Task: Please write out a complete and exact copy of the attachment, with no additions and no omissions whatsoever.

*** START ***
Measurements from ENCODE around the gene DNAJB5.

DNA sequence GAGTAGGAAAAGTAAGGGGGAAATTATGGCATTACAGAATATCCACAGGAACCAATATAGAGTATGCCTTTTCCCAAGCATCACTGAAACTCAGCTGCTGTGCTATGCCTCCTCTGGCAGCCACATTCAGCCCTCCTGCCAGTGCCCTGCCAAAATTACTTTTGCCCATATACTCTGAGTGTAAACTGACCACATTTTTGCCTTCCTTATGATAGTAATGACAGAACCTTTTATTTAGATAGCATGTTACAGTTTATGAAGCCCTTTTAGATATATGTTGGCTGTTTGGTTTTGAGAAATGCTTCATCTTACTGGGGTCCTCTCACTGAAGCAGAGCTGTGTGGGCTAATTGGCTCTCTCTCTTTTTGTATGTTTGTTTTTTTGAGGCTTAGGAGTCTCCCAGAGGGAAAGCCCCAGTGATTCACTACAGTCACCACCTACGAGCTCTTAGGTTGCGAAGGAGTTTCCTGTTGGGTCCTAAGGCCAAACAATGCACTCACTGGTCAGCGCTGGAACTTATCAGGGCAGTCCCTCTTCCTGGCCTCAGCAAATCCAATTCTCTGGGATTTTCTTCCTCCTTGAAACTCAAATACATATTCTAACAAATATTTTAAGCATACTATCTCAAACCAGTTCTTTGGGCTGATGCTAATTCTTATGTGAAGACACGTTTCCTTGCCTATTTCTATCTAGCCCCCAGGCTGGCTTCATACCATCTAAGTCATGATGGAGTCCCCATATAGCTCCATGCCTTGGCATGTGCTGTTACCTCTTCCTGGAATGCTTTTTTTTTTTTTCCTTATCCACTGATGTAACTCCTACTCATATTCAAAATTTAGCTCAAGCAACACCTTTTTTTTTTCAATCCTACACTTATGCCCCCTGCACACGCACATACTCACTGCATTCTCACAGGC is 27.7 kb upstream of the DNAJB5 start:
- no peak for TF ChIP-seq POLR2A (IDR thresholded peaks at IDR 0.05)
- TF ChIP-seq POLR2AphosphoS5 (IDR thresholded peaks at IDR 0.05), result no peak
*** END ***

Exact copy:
Measurements from ENCODE around the gene DNAJB5.

DNA sequence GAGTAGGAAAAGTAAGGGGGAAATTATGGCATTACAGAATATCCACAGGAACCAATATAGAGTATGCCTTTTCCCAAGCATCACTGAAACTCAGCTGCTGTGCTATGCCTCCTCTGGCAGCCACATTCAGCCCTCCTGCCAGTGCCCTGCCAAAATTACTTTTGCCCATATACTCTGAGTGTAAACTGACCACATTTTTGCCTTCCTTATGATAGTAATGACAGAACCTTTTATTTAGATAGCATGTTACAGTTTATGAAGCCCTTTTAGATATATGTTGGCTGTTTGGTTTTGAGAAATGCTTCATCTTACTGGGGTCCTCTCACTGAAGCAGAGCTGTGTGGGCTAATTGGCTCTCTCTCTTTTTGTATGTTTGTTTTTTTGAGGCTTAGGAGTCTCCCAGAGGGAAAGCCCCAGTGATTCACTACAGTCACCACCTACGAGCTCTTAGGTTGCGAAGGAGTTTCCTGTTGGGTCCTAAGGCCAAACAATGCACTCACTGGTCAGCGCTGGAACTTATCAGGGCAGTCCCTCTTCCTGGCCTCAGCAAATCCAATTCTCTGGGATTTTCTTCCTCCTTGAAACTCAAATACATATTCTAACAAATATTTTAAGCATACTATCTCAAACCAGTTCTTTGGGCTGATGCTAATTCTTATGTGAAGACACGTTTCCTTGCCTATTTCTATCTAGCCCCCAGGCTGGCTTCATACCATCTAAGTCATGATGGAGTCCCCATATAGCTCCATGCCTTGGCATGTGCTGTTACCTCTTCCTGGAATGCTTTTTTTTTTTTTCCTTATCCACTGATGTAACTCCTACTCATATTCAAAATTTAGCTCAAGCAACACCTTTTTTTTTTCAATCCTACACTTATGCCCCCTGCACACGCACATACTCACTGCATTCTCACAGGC is 27.7 kb upstream of the DNAJB5 start:
- no peak for TF ChIP-seq POLR2A (IDR thresholded peaks at IDR 0.05)
- TF ChIP-seq POLR2AphosphoS5 (IDR thresholded peaks at IDR 0.05), result no peak